It’s been a year of incredulous, imprecatory Psalms – my mouth often full of despairing questions, my heart often full of discouragement, my mind often racing to reason out the lawlessness I see. I’ve prayed the same prayers stuck in rush hour on the 405 after beat-down weeks and let-down news as David did in the heat of the battle – “How long, Oh LORD?” “How long must evil prevail? “How long must righteousness be forsaken and trampled while lawlessness and wickedness abound?”
Hoping is humanity’s constant, throbbing condition. Excepting the staunchest of nihilists, it’s hammered into the human heart to hope as sure as reality is shattered with sin and suffering. The existence of hope implies a reality that is incomplete, and this is a common thread that binds a whole world’s worth of history: everyone, everywhere, hopes.
We go wrong when we hang our hope on what can be seen, what can be sold and solved and self-serving – but all of these fail. Sight fails, along with dollars and sense; stuff and self-gratification burn as fast as they come, leaving only longing in their wake. Hope all you want, but you will always want if you haven’t found the only worthy object. Hope is a condition that only finds resolve if it’s object is sure.
I think of the billions of people who hope, desperately, day after day in the wrong things. I pray that my imprecation and incredulity – induced by headlines and hard weeks – would only fuel my desire to share the hope I have – the only Hope that is steadfast and anchoring and sure.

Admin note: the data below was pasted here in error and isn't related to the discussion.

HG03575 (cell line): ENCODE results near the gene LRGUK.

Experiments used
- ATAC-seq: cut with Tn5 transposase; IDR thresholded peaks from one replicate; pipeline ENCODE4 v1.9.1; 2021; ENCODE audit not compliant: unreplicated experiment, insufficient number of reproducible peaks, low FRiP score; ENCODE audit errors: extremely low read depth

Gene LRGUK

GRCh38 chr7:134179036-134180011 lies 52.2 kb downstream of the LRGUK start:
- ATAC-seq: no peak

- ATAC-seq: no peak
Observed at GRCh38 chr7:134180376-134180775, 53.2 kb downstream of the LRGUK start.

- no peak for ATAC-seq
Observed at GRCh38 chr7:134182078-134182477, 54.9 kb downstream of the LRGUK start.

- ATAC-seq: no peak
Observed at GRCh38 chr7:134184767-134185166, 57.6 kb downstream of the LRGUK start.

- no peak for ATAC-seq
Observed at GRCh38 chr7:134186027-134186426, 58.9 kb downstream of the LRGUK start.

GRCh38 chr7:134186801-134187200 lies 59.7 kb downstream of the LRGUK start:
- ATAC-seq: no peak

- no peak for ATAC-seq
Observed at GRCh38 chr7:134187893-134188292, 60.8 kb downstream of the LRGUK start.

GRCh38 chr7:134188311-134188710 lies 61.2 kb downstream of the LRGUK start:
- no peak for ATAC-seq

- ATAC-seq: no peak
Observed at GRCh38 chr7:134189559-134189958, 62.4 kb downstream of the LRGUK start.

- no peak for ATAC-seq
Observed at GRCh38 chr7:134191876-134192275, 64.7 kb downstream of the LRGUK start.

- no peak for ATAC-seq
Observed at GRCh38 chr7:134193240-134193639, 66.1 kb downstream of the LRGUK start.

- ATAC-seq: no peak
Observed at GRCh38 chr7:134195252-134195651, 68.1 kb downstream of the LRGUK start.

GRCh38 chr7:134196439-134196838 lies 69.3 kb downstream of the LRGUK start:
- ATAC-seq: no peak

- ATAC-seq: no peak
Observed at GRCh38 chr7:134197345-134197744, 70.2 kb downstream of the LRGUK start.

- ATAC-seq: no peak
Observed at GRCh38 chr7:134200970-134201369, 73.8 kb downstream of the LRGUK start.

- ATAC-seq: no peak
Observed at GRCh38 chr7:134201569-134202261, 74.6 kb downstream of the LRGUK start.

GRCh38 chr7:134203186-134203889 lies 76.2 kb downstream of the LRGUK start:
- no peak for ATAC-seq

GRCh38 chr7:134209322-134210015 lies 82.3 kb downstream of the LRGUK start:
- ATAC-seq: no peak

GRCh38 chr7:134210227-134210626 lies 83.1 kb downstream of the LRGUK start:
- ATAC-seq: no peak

I’ve long treasured the season of advent for the mirror it is – the long-awaited arrival of Messiah two thousand years past joins the present long-awaiting of His return. How often I miss the meaning that so richly fills every second and stretches far beyond this season. How often I become like those who have no hope when I survey a broken world whose fixing seems beyond finite feasibility. How often I foolishly believe that hope is dependent on what I can see or sense or make sense of, forgetting that sight fails, forgetting the desperation of the ages that advent remembers — when no eye saw and no ear heard and it was then that Hope was born.
I have hope in the incredulity and despair, I have hope in the face of hard weeks and headlines crying “how long, Lord?”. I have hope even when I feel blind, even when the world seems to suck and suffocate my breath away. I have hope when I can’t feel it, and when I can’t touch it I still know it to be tangible because Christmas is the prelude to the torn veil. Hope – promised – incarnate – sure.